Adam Pearce Speaks On Seven Levels Of Hate Documentary, Politics In Wrestling
The following are highlights from a recent interview with Adam Pearce:
On when he got the idea that he wanted to do a documentary on the Seven Levels Of Hate matches with Colt Cabana: I would say about halfway through. We knew going through the matches themselves that Cabana and I were doing something that was special in terms of the wrestling itself. Just by the feedback and the buzz we had wrapped around the thing. and then once the dramatics, if you will, began to kick in behind the scenes and things were happening that I knew were going to impact what we were doing, I thought it was a good idea to sit down and make sure we were able to document this. People were asking questions and wanting to have answers to things that we weren’t in position to tell at that point. Here we are know, almost a year removed from it, and I wanted to make sure I could tell it as completely as I could.
On the politics that got involved during the series: Things happened and it took away from it for all the wrong reasons. Again, I get it and having been in the bubble for so long you’re right there on top of it. People have become emotional attached to whatever issue they’re dealing with and I understand all of that. At the end of the day, it comes down to business. Bottom line is professional wrestling is a business. It is designed and made available to us to make money. And I understand all of the other things that people are attracted to the business about and for and the notoriety and the spotlight but at the end of the day, you want to do the best thing to put money in the coffers. And I certainly think we were on the right track — and when I say me I mean me and Colt Cabana — and obviously there was an opposition to that and it’s pretty well documented in the movie.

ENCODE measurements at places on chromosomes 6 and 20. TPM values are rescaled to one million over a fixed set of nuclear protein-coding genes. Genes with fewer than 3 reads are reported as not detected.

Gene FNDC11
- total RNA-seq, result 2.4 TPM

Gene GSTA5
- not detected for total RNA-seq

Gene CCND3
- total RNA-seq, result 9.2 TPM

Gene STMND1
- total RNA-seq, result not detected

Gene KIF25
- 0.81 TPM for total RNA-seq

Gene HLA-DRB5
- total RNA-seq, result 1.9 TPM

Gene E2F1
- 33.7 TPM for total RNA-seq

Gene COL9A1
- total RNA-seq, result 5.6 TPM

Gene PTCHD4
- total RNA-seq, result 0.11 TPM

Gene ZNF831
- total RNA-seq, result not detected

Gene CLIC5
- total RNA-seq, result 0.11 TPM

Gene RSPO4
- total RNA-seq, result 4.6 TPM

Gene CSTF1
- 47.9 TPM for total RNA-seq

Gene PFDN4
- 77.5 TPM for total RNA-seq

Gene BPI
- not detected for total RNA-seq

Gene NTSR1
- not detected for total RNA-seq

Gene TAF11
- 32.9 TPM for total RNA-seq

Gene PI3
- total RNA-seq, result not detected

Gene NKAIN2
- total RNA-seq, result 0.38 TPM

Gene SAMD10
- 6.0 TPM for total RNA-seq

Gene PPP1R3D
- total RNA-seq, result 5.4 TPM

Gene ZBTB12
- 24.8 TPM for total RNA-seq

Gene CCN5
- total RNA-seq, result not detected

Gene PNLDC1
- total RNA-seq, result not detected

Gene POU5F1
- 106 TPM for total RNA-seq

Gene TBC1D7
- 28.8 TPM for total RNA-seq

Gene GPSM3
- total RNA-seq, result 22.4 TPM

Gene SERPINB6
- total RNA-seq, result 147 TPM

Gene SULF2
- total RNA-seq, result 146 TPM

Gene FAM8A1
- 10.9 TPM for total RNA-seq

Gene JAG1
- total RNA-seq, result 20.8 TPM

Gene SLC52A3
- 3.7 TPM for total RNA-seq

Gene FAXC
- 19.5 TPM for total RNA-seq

On how mentally tough the wrestling business can be: You don’t think about that when you get into it. And then here I am coming up quickly on 18 1/2 years and it would be comical if it wasn’t so sad. In a lot of ways it’s pathetic because on the independent level we’re not talking about millions of dollars. We’re talking about, the lucky ones, the ones who are able to make a living on the independents and I consider myself lucky enough to be part of that group, we’re still not talking about seven figures annually. We’re talking about relatively modest amounts of money. No one is getting rich off of what we’re doing and a lot of it seems foolish off as a result of that. And I can see if we’re talking big money deals and there’s a lot riding on things and some cases there are but for the most part we’re talking about ego. Ego. Ego ego ego. It’s terrible.
On his current relationship with the NWA: I don’t have one. And I think on a number of different levels that’s sad. Of course, there’s a number of people still involved with the brand that I know. I’m a big fan of their champion now Rob Conway. I think he’s a hell of a person first and foremost, a great wrestling and a great choice to be champion. I wish he was being allowed to do more with that belt. I think the way he travels and gets around he could be doing similar things with it that I did. I don’t get the sense that they’re interested in any type of business with me and frankly, you know, I think we spelled it out pretty clearly in the DVD how we all feel.
Check out the complete interview online at BetweenTheRopes.com.